Republican Brad Toft Scores State Rep. Jay Rodne Endorsement

Toft is facing Issaquah Councilman Mark Mullet for the open 5th District State Senate seat this fall.

announced this week that he has received the endorsement of 5th House District Rep. Jay Rodne in his race for the 5th District Senate seat.  

Rodne, a Republican who is running unopposed in his reelection bid this November, represents nearly 80 percent of the newly drawn 5th District comprised of Eastern King County and includes the cities of Black Diamond, Isaquah, Maple Valley, North Bend, Renton and Snoqualmie.

"Brad has the business credentials needed to fight for Washington jobs," said Rodne in a press release issued by Toft's campaign. "He can be counted on to fight for taxpayers, create new jobs, and reform an education system that has been devastated with deep budget cuts."

"It's an honor to receive the support of Rep. Rodne," Toft said in the release. "Rep. Rodne has fought the Governor and the majority party tooth and nail as they continue to try to raise taxes on Washington families and our small business. He has been a strong voice in support of restoring fiscal responsibility and accountability to Olympia."

Toft's campaign said Rodne joins a growing list of Eastern King County and Washington leaders supporting his bid for the open 5th District. State Sen. Cheryl Pflug, who evoked the ire of state Republicans when she withdrew her candidacy after the filing period, declined to endorse a candidate for the open seat.

Head Scratcher July 03, 2012 at 11:21 PM
Toft has no college degree and works in the mortgage industry....sounds like a real winner
Danny Chapman July 04, 2012 at 01:33 AM
Brad attended Seattle Pacific University - School of Business and Economics. And as to working in the mortgage industry, not everyone that worked in the real estate industry was "bad". Your comment is a personal attack with no merit. If you are going to speak about a politician that you do not care for, then disagree with his positions and policies - NOT whether he has a degree or not, or what he does to support his family.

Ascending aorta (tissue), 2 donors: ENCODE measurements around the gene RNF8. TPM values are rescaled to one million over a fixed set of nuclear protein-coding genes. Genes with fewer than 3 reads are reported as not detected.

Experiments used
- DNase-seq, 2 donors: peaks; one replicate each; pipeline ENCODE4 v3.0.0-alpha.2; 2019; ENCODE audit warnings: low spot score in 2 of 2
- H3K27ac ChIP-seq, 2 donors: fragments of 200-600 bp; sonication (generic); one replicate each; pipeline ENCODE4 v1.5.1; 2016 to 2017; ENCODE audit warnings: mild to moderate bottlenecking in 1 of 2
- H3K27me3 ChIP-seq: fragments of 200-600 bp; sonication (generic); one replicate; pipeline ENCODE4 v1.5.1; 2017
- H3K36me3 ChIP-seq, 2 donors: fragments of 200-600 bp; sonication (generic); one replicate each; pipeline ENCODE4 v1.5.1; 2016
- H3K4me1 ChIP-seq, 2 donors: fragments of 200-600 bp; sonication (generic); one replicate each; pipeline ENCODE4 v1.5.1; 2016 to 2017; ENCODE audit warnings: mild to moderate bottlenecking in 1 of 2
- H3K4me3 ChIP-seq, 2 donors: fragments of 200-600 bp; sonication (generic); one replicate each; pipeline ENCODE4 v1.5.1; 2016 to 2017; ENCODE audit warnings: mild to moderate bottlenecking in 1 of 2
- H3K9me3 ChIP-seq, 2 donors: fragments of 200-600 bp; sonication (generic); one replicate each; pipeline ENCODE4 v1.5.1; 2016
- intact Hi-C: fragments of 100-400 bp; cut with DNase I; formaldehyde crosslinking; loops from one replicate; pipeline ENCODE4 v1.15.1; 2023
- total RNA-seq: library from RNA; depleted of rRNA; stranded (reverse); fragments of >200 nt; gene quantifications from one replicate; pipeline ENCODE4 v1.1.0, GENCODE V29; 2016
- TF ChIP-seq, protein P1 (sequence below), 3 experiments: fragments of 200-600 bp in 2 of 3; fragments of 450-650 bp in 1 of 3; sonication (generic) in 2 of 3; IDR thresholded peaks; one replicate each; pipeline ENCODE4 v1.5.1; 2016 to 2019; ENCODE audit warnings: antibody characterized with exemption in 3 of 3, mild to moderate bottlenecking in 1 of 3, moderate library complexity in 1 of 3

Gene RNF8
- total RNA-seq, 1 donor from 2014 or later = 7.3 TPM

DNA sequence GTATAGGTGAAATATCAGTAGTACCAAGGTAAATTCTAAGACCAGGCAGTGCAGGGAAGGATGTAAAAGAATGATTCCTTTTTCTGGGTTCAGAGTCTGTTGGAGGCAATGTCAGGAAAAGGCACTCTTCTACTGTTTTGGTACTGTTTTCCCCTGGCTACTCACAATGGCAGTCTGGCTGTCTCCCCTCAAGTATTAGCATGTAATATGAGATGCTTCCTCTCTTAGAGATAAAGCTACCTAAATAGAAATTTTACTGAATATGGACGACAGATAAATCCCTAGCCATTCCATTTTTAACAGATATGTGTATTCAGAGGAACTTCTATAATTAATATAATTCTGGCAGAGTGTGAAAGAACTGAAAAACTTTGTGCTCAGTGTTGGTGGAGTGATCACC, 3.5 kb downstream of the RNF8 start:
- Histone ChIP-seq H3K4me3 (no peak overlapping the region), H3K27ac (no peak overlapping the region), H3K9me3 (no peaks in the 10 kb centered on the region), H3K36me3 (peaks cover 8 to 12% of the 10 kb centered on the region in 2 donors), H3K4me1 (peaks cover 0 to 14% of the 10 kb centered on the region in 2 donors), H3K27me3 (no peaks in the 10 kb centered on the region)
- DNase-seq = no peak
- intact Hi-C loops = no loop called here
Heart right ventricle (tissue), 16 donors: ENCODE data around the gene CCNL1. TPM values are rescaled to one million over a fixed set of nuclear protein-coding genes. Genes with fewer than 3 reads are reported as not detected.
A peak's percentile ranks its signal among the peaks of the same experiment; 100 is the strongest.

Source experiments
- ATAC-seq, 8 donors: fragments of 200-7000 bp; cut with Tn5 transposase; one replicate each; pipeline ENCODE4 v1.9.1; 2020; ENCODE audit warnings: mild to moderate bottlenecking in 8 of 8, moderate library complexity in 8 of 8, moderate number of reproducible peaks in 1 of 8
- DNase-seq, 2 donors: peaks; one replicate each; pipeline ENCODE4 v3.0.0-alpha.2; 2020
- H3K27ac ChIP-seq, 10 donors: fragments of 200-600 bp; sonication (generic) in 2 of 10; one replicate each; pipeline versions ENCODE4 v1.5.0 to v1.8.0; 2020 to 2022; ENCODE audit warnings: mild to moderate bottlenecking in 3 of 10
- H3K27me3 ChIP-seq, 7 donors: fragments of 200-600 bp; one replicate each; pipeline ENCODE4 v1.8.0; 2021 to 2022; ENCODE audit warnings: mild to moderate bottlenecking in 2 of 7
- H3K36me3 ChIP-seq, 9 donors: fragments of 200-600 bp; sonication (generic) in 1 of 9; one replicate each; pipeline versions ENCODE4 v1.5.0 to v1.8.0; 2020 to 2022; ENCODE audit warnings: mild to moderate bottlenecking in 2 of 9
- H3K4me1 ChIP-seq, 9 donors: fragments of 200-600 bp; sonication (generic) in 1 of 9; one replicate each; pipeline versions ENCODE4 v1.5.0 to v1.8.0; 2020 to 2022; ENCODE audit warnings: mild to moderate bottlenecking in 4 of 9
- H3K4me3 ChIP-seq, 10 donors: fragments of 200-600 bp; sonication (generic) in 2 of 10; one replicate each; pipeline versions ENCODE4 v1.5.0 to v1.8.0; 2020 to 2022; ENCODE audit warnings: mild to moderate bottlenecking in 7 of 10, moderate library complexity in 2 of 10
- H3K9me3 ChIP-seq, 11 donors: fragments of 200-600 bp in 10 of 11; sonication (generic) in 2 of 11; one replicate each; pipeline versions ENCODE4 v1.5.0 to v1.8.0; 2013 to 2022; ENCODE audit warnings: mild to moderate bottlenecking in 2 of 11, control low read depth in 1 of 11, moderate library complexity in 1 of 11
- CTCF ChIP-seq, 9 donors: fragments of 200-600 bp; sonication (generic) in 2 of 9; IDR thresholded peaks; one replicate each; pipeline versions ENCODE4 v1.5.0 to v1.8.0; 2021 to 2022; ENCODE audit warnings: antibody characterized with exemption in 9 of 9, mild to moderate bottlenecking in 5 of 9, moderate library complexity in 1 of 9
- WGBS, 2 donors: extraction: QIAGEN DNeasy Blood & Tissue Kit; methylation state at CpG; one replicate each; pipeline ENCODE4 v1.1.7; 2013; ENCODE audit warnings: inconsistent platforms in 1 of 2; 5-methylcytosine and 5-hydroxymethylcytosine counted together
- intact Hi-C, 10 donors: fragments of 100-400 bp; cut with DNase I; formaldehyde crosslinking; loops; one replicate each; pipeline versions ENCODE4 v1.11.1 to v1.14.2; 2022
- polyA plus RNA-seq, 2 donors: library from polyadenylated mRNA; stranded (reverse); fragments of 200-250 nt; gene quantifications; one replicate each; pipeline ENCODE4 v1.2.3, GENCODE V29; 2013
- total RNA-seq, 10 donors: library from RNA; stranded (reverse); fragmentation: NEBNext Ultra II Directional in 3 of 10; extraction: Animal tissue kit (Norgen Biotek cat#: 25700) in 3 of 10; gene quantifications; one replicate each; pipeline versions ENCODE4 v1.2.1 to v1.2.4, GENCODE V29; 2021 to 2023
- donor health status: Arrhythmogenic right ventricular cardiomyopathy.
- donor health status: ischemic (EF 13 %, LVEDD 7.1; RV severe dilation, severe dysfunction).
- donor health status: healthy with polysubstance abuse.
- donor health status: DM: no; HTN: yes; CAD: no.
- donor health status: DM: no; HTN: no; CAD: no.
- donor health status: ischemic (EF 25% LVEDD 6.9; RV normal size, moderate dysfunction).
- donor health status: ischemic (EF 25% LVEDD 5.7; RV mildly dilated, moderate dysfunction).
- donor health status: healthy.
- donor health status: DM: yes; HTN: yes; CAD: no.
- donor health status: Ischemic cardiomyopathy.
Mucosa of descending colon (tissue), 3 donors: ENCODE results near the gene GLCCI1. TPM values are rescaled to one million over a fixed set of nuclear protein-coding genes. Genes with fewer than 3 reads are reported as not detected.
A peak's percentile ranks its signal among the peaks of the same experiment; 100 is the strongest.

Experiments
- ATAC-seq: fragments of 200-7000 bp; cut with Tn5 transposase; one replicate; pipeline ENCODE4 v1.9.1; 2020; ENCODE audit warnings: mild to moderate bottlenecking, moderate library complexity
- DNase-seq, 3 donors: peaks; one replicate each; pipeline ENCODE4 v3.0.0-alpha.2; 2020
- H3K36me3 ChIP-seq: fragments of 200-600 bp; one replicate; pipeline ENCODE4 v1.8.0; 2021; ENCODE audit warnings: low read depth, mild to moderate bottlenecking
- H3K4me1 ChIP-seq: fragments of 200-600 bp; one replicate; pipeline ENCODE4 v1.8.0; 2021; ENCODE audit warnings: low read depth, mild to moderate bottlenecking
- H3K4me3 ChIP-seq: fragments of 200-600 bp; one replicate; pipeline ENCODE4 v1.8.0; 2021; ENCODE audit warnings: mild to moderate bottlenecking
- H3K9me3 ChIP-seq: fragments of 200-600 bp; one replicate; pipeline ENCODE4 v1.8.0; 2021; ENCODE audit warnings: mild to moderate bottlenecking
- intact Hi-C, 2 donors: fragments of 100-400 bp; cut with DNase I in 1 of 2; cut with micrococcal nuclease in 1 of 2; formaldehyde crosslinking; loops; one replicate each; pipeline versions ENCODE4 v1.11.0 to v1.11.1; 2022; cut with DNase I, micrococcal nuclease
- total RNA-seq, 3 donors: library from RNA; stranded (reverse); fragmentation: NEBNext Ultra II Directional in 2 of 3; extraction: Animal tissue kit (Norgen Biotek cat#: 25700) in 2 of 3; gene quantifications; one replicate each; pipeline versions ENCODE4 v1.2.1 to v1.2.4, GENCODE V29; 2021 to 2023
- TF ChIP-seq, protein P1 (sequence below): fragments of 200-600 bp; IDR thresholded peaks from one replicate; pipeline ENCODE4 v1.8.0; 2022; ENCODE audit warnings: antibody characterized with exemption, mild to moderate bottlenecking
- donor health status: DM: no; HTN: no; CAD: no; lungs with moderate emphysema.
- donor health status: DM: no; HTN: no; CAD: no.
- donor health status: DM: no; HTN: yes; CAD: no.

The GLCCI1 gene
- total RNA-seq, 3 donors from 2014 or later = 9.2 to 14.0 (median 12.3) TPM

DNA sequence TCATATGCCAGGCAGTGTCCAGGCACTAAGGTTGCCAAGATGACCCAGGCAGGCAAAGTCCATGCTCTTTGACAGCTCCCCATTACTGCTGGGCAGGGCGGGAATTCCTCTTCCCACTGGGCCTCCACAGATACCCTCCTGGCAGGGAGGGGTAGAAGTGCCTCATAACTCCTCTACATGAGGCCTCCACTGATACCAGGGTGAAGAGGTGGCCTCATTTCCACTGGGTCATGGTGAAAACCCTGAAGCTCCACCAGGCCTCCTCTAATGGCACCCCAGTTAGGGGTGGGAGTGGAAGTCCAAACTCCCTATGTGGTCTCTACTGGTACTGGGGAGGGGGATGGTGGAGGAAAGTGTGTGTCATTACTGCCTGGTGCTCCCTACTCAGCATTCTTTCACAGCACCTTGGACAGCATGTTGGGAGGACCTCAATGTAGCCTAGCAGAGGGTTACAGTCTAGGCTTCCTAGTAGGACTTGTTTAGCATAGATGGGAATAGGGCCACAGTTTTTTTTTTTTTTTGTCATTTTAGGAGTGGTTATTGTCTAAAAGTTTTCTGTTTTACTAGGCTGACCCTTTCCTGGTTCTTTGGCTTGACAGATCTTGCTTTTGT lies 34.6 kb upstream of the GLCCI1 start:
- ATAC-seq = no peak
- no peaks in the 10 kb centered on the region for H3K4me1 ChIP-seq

Jeanne Gustafson July 04, 2012 at 01:48 AM
So, given this conversation, here's a question for Patch users. Is a college degree prerequisite to be a good elected official? Here's an article from the Chronicle of Higher Education that includes the opinions of several education institutions as food for thought: http://chronicle.com/article/Four-Experts/127852/ . What do you think?
Danny Chapman July 04, 2012 at 03:04 AM
I might be old fashioned, but "smarts" to me has more to do with common sense, compassion and kindness - rather than a degree. I have known scores of people with degrees that I wouldn't vote for city dog-catcher! But I have known people that don't even have a high school degree but are filled with much wisdom. So, no, I do not think an Ivy League education (or degree) is necessary to be a good or great leader or politician.
Jeanne Gustafson July 04, 2012 at 01:40 PM
Thanks for your thoughtful comment, Danny, you make some really good points. A number of well-respected historical figures and current business superstars didn't have degrees but shaped our country, but do you think it's harder now for someone attain those ranks without college credentials?


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